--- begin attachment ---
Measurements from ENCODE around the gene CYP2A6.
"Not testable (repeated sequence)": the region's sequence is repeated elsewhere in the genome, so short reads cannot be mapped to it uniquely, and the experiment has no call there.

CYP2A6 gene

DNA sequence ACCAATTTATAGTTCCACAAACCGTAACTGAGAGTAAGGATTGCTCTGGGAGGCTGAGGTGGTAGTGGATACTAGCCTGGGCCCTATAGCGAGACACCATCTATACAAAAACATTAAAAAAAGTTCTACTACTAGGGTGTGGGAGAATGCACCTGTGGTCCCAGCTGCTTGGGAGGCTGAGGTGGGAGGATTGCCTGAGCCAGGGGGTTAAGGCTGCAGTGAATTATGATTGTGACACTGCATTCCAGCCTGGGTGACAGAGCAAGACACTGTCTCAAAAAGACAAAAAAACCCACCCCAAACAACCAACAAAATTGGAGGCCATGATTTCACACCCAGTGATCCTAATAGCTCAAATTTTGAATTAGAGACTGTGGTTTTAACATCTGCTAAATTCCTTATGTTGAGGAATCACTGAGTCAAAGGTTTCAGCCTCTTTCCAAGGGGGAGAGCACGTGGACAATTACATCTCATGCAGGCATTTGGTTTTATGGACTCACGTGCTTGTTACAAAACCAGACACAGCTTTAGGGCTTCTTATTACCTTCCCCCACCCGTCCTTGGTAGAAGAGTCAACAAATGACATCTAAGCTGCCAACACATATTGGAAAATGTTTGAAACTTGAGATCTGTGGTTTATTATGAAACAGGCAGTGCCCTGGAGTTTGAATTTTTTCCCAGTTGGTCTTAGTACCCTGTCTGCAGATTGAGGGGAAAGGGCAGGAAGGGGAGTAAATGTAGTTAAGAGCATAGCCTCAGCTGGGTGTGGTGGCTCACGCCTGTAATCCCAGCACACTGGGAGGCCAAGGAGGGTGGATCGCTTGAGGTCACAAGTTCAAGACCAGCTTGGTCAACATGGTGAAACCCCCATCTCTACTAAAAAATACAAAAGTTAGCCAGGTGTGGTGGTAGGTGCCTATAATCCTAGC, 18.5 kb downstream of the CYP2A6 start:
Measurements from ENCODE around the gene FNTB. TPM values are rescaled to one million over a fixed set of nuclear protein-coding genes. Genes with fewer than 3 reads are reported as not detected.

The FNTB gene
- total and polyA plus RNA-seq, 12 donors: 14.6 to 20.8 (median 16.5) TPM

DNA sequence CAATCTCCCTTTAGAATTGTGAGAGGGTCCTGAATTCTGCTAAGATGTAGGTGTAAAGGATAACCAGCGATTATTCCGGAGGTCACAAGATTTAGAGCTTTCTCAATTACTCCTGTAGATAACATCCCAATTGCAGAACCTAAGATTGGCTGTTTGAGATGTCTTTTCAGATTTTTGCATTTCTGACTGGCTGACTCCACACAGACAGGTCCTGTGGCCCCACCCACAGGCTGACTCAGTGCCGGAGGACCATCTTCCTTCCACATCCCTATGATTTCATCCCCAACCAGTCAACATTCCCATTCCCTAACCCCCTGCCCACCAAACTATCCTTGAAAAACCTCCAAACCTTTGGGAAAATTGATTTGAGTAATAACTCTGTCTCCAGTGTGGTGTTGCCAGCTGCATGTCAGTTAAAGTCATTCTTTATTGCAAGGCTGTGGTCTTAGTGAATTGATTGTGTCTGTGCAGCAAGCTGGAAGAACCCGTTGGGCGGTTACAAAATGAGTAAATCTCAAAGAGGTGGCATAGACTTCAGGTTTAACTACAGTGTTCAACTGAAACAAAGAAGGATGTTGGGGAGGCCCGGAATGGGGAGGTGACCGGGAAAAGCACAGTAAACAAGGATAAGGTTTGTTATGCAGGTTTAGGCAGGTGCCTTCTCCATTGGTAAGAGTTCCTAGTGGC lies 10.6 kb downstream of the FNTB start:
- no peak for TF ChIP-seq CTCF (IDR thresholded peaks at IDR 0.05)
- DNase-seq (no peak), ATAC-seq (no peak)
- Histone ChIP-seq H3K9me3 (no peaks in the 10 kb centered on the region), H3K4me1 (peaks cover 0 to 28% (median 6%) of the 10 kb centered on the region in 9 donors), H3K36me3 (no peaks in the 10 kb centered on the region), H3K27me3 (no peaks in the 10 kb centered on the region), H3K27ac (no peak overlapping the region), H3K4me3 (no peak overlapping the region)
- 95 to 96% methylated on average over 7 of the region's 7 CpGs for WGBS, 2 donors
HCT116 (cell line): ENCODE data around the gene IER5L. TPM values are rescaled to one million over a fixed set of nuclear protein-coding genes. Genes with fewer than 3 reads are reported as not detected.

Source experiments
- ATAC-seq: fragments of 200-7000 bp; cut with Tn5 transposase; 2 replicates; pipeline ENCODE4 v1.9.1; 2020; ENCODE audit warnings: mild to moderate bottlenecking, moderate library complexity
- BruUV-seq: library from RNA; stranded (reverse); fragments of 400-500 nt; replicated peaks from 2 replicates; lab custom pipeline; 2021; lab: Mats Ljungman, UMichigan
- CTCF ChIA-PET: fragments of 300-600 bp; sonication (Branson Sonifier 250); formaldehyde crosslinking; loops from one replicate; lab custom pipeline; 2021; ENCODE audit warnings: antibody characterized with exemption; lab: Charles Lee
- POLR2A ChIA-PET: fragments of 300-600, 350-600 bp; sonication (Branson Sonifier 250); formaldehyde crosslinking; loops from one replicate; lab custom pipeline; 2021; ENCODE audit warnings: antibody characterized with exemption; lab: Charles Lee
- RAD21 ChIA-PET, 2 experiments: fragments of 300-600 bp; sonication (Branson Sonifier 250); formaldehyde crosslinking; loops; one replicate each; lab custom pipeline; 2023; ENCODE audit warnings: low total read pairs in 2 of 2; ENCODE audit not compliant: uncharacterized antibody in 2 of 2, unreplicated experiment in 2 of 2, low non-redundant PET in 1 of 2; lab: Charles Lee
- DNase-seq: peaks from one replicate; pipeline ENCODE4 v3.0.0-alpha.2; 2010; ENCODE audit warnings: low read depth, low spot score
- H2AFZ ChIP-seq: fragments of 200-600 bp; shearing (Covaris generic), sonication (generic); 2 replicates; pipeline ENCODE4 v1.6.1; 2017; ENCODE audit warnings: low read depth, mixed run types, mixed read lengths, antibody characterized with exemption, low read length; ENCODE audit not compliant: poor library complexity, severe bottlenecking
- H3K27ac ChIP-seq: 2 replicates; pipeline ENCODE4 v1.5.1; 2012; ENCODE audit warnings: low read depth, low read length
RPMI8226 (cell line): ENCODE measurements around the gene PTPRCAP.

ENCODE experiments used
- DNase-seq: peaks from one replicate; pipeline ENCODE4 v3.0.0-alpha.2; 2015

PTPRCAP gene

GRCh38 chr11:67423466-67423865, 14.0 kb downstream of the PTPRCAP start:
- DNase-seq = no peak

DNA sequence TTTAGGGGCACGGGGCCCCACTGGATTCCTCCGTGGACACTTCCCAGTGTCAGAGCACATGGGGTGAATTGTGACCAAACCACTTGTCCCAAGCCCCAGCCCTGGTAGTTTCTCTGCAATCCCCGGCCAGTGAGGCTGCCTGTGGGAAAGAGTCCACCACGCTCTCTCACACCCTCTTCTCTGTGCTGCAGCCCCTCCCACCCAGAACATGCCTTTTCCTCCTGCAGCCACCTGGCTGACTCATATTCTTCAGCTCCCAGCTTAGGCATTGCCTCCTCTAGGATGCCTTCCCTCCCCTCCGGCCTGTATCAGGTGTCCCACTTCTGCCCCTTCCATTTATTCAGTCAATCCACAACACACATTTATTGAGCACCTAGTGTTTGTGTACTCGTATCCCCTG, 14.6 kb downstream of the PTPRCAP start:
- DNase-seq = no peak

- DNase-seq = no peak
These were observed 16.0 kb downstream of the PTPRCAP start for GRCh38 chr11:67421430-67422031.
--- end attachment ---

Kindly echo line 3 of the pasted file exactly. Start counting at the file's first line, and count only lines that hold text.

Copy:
CYP2A6 gene